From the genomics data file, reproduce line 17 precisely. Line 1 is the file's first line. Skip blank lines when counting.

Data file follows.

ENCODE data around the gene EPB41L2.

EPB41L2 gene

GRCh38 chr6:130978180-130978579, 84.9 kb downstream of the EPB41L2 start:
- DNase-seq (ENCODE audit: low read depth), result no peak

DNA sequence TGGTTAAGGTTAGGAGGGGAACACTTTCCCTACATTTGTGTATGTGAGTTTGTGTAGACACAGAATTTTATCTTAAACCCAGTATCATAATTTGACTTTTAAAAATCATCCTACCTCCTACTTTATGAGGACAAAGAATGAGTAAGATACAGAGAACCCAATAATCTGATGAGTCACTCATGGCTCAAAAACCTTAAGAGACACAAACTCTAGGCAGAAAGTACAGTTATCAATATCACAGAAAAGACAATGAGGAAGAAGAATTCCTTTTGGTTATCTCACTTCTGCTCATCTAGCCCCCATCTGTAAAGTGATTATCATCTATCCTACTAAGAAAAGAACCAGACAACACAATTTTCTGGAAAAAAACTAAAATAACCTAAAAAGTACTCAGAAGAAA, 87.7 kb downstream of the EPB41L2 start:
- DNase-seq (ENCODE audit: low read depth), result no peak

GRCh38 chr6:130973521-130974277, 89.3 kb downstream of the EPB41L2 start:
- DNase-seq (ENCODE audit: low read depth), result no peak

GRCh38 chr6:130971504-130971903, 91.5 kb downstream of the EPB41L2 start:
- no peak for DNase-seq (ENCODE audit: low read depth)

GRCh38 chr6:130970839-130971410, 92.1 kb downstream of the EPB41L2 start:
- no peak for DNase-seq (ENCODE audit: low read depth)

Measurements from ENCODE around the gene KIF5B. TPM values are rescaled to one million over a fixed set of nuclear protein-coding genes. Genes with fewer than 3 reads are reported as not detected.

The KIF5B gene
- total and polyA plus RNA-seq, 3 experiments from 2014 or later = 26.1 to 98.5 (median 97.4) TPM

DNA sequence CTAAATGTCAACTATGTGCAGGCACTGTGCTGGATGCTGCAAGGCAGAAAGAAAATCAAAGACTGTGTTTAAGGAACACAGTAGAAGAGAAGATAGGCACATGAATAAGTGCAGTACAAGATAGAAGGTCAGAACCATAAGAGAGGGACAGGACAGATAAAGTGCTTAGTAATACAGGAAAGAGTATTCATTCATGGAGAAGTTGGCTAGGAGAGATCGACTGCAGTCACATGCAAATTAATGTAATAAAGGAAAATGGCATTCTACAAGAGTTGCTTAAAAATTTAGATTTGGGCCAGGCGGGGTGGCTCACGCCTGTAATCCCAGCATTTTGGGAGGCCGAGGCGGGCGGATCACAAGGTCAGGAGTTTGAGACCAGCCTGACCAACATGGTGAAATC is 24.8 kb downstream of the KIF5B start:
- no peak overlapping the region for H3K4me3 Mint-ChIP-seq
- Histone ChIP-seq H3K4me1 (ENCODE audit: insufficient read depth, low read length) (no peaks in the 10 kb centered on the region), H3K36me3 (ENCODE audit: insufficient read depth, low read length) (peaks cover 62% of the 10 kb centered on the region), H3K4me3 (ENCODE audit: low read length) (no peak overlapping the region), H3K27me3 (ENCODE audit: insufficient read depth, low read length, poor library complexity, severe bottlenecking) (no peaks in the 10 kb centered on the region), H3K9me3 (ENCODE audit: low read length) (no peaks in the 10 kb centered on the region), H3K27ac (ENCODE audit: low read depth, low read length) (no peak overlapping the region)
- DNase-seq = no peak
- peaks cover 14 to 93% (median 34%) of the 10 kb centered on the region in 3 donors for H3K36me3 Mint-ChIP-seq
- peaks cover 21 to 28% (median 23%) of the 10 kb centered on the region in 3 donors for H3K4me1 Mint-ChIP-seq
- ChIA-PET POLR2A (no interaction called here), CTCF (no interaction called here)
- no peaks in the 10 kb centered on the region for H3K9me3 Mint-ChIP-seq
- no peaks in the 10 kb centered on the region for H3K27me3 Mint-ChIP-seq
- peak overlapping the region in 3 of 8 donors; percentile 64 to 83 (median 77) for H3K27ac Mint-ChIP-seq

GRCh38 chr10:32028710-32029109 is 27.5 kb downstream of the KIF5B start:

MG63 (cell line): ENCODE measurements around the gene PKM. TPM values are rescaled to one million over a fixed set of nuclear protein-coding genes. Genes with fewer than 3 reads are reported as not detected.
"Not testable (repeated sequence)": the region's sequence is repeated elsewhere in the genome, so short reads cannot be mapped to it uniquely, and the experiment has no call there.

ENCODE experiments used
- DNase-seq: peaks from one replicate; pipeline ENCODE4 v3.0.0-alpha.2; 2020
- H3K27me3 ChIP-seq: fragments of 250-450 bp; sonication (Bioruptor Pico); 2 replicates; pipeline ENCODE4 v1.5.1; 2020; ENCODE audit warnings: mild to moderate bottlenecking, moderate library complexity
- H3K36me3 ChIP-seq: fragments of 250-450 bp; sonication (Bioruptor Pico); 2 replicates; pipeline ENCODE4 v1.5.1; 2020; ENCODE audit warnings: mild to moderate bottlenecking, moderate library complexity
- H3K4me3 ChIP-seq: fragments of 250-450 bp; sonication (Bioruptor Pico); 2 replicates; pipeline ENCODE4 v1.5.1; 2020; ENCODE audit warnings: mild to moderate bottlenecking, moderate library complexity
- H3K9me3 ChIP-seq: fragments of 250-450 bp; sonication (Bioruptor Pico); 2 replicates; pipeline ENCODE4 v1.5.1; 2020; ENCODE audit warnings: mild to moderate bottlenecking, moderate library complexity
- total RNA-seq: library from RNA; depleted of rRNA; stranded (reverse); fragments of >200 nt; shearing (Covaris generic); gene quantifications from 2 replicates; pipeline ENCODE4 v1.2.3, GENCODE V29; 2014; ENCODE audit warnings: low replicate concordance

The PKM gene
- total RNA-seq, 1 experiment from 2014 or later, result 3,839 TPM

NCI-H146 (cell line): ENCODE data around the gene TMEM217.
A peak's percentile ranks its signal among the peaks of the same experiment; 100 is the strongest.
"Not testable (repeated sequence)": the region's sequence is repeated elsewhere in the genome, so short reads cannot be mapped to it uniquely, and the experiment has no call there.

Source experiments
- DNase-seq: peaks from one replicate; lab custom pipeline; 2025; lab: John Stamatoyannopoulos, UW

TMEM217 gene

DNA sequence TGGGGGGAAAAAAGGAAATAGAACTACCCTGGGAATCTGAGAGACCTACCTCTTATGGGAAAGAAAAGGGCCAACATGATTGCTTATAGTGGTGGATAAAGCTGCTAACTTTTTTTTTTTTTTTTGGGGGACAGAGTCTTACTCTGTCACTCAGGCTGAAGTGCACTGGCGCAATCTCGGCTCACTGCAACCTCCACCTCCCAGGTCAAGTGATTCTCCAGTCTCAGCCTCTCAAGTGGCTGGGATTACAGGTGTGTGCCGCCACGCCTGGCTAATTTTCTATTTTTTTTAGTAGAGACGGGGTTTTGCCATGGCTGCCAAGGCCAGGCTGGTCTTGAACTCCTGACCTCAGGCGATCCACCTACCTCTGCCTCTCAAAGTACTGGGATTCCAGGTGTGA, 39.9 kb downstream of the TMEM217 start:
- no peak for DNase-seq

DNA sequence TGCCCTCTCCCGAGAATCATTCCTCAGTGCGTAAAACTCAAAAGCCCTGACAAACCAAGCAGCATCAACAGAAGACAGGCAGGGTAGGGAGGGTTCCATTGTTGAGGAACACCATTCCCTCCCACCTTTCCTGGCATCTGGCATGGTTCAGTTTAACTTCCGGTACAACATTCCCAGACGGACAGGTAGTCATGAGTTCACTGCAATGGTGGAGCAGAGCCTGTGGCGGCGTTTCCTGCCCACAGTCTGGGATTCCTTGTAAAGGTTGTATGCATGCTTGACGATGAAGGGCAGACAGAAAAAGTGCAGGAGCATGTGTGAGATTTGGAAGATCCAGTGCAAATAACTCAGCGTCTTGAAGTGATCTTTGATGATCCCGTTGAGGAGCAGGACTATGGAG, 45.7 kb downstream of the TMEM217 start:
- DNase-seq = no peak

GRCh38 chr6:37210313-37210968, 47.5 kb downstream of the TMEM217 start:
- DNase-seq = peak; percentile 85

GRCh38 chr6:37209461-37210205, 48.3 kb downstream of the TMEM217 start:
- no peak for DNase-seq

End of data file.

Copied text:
- no peak overlapping the region for H3K4me3 Mint-ChIP-seq